33. How do we stop arguing about “UU Culture”, and get over it? How do we include more people from more backgrounds (be they racial, economic or generational) and give them a voice and help them honestly be a part of something important?
  34. Create a more accessible path for those in seminary who wish to pursue social justice/community ministry or chaplaincy. Currently, we have to go through the exact same process as those training for congregational ministry which is expensive and time consuming. If you aren’t focusing on congregational ministry it’s a huge and unnecessary expense as well as time suck. Social Justice is a HUGE component of who we are as UU’s yet the seminary process doesn’t support those whose call is in this area. Why?
  35. I’m a seminarian with a full-time job and a lot of church work on the side. Seminary is great but the ordination process is a challenge and I am not even convinced that there is a place for me as an ordained UU minister – I have no sense of whether I will be fellowshipped or not. I look at my UCC minister friends who are able to be approved ministers in a wide range of venues and it makes me want to jump ship. Just a little. I really am a UU, not a UCCer, but why does it have to be so hard? (I preach, I write UU music, I accompany services, I design worship, I consult, I pulpit-fill, I create and lead adult RE, I offer pastoral care – not a slacker here!) I realize I did not write this as a question but it could be a simple question: How can those of us with immense dedication but complicated circumstances be brought into ordained ministry effectively and humanely?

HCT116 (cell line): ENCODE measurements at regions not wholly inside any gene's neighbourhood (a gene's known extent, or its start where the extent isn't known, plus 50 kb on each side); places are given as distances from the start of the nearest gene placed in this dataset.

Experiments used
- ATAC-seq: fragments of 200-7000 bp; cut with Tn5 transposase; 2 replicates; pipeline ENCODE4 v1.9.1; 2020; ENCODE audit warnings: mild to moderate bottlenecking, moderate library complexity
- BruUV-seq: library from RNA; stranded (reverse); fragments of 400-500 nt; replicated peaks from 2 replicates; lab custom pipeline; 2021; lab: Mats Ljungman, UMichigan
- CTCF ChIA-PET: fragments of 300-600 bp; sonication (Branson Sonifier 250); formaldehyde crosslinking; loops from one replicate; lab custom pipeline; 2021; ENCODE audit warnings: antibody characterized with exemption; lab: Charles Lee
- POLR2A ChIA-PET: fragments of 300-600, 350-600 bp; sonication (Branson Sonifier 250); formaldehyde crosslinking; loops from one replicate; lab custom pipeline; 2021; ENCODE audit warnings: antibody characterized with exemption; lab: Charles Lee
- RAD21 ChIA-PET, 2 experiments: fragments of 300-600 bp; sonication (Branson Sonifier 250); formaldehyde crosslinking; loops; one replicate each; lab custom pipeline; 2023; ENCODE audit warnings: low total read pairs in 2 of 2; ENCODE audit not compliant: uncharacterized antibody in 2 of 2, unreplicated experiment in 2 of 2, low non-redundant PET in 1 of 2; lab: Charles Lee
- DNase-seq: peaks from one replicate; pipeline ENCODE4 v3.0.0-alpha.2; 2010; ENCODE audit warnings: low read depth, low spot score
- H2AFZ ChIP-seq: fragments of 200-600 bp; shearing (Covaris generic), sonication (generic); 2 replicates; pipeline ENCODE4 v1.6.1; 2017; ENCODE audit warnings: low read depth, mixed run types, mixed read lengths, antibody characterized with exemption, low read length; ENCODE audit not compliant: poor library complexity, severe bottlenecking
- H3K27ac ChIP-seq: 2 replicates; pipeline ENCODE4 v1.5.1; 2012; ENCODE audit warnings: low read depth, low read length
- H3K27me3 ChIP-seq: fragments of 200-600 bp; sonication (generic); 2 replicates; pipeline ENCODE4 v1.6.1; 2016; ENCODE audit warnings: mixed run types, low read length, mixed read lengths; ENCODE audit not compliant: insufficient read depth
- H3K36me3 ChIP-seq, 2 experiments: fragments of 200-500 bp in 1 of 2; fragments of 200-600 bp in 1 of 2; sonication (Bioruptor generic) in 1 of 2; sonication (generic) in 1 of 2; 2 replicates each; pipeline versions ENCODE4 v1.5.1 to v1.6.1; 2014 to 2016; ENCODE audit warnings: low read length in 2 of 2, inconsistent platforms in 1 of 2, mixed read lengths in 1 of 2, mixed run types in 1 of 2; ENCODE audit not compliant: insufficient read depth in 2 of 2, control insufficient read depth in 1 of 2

36. Why do we continue to professionalize our ministry, considering them more akin to CEOs and Lawyers than faith leaders?
  37. I would like to see us examine the question of which is more important to achieving our mission: our UU identity, or our values.